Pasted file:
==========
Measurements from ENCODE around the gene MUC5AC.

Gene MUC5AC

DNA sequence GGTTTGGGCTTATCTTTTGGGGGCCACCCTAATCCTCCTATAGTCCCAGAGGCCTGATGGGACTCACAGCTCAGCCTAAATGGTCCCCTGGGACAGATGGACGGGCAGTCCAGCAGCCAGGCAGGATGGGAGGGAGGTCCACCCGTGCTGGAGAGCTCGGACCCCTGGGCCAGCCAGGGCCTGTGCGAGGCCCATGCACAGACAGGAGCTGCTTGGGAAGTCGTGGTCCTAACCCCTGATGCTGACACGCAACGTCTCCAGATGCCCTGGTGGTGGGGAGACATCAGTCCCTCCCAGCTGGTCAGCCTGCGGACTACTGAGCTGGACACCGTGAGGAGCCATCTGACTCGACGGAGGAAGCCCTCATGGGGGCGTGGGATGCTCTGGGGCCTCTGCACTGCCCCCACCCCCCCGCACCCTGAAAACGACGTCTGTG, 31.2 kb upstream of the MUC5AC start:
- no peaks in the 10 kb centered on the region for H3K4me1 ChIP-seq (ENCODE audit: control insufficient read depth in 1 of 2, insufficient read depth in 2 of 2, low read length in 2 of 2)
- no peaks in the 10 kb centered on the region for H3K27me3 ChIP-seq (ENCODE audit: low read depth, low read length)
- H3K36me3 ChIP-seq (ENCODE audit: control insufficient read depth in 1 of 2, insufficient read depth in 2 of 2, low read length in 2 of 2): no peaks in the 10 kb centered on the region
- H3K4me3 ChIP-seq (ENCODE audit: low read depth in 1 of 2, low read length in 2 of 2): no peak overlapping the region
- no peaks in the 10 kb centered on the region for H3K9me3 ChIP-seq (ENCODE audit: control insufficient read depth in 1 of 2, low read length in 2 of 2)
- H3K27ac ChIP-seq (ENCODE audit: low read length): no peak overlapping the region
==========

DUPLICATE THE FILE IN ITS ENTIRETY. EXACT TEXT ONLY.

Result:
Measurements from ENCODE around the gene MUC5AC.

Gene MUC5AC

DNA sequence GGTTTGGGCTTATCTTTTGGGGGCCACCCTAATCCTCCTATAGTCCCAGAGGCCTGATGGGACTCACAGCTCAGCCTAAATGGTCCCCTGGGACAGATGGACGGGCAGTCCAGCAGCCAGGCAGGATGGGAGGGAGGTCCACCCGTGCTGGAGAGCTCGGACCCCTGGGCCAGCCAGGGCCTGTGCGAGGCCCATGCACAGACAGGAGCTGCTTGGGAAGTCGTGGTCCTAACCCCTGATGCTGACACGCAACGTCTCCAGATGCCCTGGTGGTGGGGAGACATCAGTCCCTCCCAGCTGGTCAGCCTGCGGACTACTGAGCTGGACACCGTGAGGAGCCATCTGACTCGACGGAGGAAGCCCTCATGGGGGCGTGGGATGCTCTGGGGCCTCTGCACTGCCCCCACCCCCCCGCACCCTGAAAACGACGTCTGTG, 31.2 kb upstream of the MUC5AC start:
- no peaks in the 10 kb centered on the region for H3K4me1 ChIP-seq (ENCODE audit: control insufficient read depth in 1 of 2, insufficient read depth in 2 of 2, low read length in 2 of 2)
- no peaks in the 10 kb centered on the region for H3K27me3 ChIP-seq (ENCODE audit: low read depth, low read length)
- H3K36me3 ChIP-seq (ENCODE audit: control insufficient read depth in 1 of 2, insufficient read depth in 2 of 2, low read length in 2 of 2): no peaks in the 10 kb centered on the region
- H3K4me3 ChIP-seq (ENCODE audit: low read depth in 1 of 2, low read length in 2 of 2): no peak overlapping the region
- no peaks in the 10 kb centered on the region for H3K9me3 ChIP-seq (ENCODE audit: control insufficient read depth in 1 of 2, low read length in 2 of 2)
- H3K27ac ChIP-seq (ENCODE audit: low read length): no peak overlapping the region